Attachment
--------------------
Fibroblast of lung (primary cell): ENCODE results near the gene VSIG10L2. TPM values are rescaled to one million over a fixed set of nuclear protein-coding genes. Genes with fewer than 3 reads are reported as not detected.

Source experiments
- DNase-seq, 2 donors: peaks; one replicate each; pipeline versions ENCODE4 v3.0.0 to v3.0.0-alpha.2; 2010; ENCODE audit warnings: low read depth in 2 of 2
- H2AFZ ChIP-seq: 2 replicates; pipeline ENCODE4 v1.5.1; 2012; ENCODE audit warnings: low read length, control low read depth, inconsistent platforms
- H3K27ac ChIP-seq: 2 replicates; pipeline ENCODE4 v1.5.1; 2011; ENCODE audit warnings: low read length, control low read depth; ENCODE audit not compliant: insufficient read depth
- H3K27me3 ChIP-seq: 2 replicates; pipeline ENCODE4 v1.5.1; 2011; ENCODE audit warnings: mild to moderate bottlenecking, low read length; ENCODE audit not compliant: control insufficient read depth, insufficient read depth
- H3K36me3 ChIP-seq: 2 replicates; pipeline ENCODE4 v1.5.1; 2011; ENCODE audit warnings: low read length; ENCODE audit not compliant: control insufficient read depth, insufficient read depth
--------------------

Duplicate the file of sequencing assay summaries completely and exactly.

Fibroblast of lung (primary cell): ENCODE results near the gene VSIG10L2. TPM values are rescaled to one million over a fixed set of nuclear protein-coding genes. Genes with fewer than 3 reads are reported as not detected.

Source experiments
- DNase-seq, 2 donors: peaks; one replicate each; pipeline versions ENCODE4 v3.0.0 to v3.0.0-alpha.2; 2010; ENCODE audit warnings: low read depth in 2 of 2
- H2AFZ ChIP-seq: 2 replicates; pipeline ENCODE4 v1.5.1; 2012; ENCODE audit warnings: low read length, control low read depth, inconsistent platforms
- H3K27ac ChIP-seq: 2 replicates; pipeline ENCODE4 v1.5.1; 2011; ENCODE audit warnings: low read length, control low read depth; ENCODE audit not compliant: insufficient read depth
- H3K27me3 ChIP-seq: 2 replicates; pipeline ENCODE4 v1.5.1; 2011; ENCODE audit warnings: mild to moderate bottlenecking, low read length; ENCODE audit not compliant: control insufficient read depth, insufficient read depth
- H3K36me3 ChIP-seq: 2 replicates; pipeline ENCODE4 v1.5.1; 2011; ENCODE audit warnings: low read length; ENCODE audit not compliant: control insufficient read depth, insufficient read depth